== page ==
The One Trick Every Successful Singer and Rapper Does That Helps Their Songs Sound Better

by Andre Gonsalves

A lot of song writers seem to think that music is an intellectual sport. They seem to think that if they can say something really deep or witty that their music will connect with the audience.

The problem is “intellectual ” lyrics alone can’t connect because music is not an intellectual game, it’s an instinctual one.

There is something about music that drives us to move our bodies, even though when you think about it, it doesn’t really make sense. For example, imagine a night club filled with people dancing to music.

Seems normal right? Now imagine being an alien observing that night club with a high powered telescope but one that couldn’t hear the music.

You as the alien would be wondering, “what the heck are those people doing?”. The reason is because music moves us in a way that we cannot verbalize. I have no idea why I nod my head to the drums and bass like I do, I just do.

Even my 1 year old daughter will throw her hands up and bounce her butt up and down when she hears her jam. It seems almost innate.

So how do we translate this instinctual feeling into our song writing? Easy. Put away your pen and paper (or phone) and start recording first and then write the lyrics after. Huh? What?!

In hip hop, rappers have been using this technique for a while. It’s basically “freestyling”, which means sing whatever comes into your head for a few bars (it could even be gibberish) and stopping when you mess up and starting again.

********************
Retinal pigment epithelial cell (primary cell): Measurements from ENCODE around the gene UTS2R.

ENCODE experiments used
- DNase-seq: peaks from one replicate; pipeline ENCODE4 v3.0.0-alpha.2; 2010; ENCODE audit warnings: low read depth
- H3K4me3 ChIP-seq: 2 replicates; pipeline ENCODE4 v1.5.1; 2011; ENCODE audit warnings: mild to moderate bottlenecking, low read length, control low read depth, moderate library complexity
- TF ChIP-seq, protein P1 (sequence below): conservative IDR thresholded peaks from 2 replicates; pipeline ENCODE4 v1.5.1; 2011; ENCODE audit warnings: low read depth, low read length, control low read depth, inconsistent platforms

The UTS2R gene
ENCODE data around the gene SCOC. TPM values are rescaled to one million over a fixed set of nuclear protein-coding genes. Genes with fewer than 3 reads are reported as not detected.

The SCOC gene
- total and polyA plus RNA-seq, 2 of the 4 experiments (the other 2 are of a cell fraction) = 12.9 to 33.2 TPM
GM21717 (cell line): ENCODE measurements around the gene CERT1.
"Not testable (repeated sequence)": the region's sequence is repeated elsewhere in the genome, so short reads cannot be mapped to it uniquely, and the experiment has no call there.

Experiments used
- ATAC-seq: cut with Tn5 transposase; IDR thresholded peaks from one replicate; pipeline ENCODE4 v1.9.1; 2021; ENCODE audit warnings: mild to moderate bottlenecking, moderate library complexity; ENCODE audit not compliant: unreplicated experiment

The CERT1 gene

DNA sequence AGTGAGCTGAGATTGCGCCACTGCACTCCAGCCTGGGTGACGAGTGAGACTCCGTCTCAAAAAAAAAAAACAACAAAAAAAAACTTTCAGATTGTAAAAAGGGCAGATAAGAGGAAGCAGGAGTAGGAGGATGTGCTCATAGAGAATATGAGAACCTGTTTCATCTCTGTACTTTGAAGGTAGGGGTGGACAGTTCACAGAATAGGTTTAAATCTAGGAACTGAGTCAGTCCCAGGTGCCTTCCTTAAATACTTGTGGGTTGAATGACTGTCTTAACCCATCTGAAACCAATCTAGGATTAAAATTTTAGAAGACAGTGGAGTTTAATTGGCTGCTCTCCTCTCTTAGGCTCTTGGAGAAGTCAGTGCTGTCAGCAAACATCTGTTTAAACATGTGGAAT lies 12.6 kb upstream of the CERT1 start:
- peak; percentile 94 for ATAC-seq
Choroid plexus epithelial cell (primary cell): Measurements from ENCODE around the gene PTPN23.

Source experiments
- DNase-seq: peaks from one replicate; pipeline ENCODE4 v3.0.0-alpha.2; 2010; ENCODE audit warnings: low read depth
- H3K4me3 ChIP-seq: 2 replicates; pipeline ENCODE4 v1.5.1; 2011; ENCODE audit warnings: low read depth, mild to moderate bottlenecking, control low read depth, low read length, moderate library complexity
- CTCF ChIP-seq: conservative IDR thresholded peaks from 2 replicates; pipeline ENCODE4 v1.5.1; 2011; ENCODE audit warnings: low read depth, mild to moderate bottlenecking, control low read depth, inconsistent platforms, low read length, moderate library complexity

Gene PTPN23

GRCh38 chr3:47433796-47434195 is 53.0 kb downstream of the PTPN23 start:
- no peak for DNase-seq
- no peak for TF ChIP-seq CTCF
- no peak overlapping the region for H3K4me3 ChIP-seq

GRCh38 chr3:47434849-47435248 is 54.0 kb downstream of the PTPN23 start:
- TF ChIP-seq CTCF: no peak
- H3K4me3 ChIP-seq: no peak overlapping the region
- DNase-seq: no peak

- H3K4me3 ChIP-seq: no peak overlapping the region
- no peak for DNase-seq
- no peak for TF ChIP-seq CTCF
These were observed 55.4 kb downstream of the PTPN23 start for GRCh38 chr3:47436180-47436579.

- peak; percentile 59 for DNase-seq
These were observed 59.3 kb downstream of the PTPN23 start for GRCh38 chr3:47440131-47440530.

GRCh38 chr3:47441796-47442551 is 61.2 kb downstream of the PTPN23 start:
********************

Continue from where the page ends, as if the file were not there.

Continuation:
The idea is to mold a song like you would a piece of clay, except that your vocal sounds are like the imprints in the clay. Just like a potter takes their time to get each part of the clay looking perfect, the song writer should make sure each vocal sound sounds perfect and fits the beat.

In other words, the purpose is to find words, flows and phrases that naturally go with the beat first and then fill in the gibberish with actual words.

I was reading an interview with Bon Iver’s Justin Vernon where he described using this exact same process for his brand of indie folk, so it’ definitely not something that’s just for rappers.

The reason this technique works so well is because you are using your instincts first and then using your intelligence second. Remember the best way to create art is to always start from your gut instinct and then use your brain to organize it, not the other way around.

Want to learn more secrets like this? Join Vocal Secrets.



Andre is the head audio engineer at ADG Mastering, which he helped found in 2012. For the last 10 years, he has made it his mission to empower aspiring artists and musicians from around the world. You can see more of Andre's writings on our Blog.

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